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The Bible is the book of God for the people of God. It reveals and conceals; is clear, yet complex; open to all, but impossible to master.

It is, from beginning to end, a product of the cultures that produced it, and still able to comfort and convict across cultures and across time. It is also a book that tells a grand narrative by means of divergent points of view and different theologies. It tells of God’s acts, but also reports some events that either may not have happened, or that have been shaped and transformed by centuries of tradition.

It presents us with portraits of God and of his people that at times comforts and confirms our faith, and at others times challenges and stretches our faith to its breaking point.

This is the Bible we have, the Bible God gave us. “Inerrancy,” regardless of how the term is defined, does not capture the Bible’s character complex dynamics.

Inerrancy sells the Bible—and God—short.

Speaking as a biblical scholar, inerrancy is a high-maintenance doctrine. It takes much energy to “hold on to” and produces much cognitive dissonance. I am hardly alone. Over the last twenty years or so, I have crossed paths with more than a few biblical scholars with evangelical roots, even teaching in inerrantist schools, who nervously tread delicate paths re-defining, nuancing, and adjusting their definition of inerrancy to accommodate the complicating factors that greet us at every turn in the historical study of Scripture.

For many other evangelicals (scholars of other disciplines, pastors, and laypeople), inerrancy is likewise no longer a paradigm of explanatory power, but a fragile theory in need of constant care and tending to survive.

Rather than doing justice to the historical complexity, diversity, and depth of the Bible, inerrancy seems burdened by them. Even when defined with flexibility and nuance, inerrancy is an awkward conversation, if not all out tension, with some genuine and widely (if not universally) accepted advances in our knowledge of antiquity (e.g., Israelite history, human history, various branches of science) easily accessible to all, and shared by non-inerrantist Christian scholars working across the theological, ecclesiastical, and academic spectrums.

The problem faced by evangelicals who are critical of inerrancy is that inerrancy has been a central component of evangelicalism for its entire history, a response to the challenges of biblical higher criticism of the eighteenth and nineteenth centuries. Inerrancy is encoded into the evangelical DNA, and conversations, however discreet, about its continued usefulness are rarely valued; more typically, considerable personal and professional fallout follows in due course.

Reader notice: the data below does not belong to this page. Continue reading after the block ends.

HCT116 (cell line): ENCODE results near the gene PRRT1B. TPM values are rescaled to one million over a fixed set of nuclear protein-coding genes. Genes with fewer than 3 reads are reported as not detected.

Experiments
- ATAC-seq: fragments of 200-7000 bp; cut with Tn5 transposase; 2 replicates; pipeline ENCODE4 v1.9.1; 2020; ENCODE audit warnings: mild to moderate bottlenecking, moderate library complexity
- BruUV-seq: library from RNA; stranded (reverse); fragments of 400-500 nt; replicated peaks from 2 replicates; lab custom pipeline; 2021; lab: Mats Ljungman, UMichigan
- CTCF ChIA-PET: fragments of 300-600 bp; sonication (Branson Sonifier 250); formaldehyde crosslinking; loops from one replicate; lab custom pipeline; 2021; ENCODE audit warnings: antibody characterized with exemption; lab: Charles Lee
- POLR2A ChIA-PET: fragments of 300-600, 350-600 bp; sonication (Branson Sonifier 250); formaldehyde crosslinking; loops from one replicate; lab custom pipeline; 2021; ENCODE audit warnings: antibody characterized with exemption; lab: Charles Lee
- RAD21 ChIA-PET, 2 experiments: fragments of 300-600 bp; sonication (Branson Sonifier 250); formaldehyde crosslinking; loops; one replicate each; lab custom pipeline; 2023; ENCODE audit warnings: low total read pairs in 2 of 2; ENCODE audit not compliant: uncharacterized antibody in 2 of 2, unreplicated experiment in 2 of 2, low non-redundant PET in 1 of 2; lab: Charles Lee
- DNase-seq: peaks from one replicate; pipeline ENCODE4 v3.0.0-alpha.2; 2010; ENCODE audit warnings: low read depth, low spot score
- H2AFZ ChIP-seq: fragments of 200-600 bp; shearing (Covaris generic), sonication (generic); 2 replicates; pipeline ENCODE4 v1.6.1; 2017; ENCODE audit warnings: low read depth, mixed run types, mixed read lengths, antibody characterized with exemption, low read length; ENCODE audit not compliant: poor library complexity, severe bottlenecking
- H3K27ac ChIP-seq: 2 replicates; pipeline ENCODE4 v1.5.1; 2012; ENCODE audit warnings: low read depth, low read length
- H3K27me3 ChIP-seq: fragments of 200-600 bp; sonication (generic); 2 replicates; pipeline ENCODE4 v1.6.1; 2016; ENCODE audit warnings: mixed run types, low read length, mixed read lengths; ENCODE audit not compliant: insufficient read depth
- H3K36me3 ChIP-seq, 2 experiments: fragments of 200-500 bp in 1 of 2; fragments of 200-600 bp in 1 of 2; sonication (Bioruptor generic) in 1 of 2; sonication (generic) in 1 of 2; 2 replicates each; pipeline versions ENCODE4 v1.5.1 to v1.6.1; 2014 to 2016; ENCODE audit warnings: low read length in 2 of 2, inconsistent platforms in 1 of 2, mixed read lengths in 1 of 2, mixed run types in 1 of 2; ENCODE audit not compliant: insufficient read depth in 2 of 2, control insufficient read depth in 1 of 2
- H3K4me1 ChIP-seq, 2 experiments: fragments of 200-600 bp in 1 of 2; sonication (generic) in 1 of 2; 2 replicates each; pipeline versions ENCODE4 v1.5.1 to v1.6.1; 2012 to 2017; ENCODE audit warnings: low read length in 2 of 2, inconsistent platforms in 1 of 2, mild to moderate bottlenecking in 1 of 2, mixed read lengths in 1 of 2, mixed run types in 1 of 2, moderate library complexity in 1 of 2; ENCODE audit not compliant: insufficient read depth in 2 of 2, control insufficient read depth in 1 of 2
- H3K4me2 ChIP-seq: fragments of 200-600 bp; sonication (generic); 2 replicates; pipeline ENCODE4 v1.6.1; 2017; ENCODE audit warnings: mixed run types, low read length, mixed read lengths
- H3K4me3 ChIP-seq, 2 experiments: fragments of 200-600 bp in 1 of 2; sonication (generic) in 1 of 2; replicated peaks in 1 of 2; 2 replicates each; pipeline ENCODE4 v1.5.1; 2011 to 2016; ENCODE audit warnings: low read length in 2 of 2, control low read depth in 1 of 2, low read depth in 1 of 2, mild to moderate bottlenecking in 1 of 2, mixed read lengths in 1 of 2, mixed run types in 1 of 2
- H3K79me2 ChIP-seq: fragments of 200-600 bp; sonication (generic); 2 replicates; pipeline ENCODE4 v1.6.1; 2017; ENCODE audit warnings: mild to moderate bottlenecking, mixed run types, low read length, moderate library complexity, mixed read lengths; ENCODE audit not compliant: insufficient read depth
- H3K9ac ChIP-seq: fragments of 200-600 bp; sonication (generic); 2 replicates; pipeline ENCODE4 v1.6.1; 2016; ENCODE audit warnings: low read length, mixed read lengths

Yet, evangelicalism’s commitment to inerrancy has never been without its internal critics, and in recent years has again come under increasing scrutiny. I say “again,” and many sigh heavily at the thought of having to retrace familiar (and supposedly unassailable) arguments for why logically God can do no other than give his church an inerrant Bible.

But this cycle of evangelical discontent cannot be discounted as a form of incompetence, arrogance, or desertion on the part of those willing to question the evangelical status quo; in my opinion accusations of this sort are simply political rhetorical strategies (not necessarily conscious) that function to neutralize scrutiny.

Recurring dissent from within is a clear indication that inerrancy’s problems will not go away and that it may be high time that a deliberate move is made to bring those discussions openly into the evangelical mainstream, and so to promote an evangelical culture where such critical self-assessment is promoted rather than marginalized or ostracized.

Such a process should never be confused for “attacking the Bible,” and a failure to keep that distinction in mind is part of the reason why such discord abounds.

[This post is the first draft of an essay I have written and that appeared in a Counterpoints volume on inerrancy to be published by Zondervan. The Counterpoints series picks topics of interest to evangelicals and asks scholars and leaders from different perspectives to argue their case and then to field responses from the other contributors.

We were asked to comment on three specific issues: the archaeological evidence surrounding the fall of Jericho, the discrepancy in Acts concerning Paul’s call, and the extermination of the Canaanites. You can probably guess where on the inerrancy spectrum my essay falls. The other contributors are Al MohlerKevin VanhoozerMichael Bird, and John Franke. If you wondering whether we’re going to have some disagreements, I’d say there’s a strong chance.]

Pete Enns, Ph.D.

Peter Enns (Ph.D., Harvard University) is Abram S. Clemens professor of biblical studies at Eastern University in St. Davids, Pennsylvania. He has written numerous books, including The Bible Tells Me So, The Sin of Certainty, and How the Bible Actually Works. Tweets at @peteenns.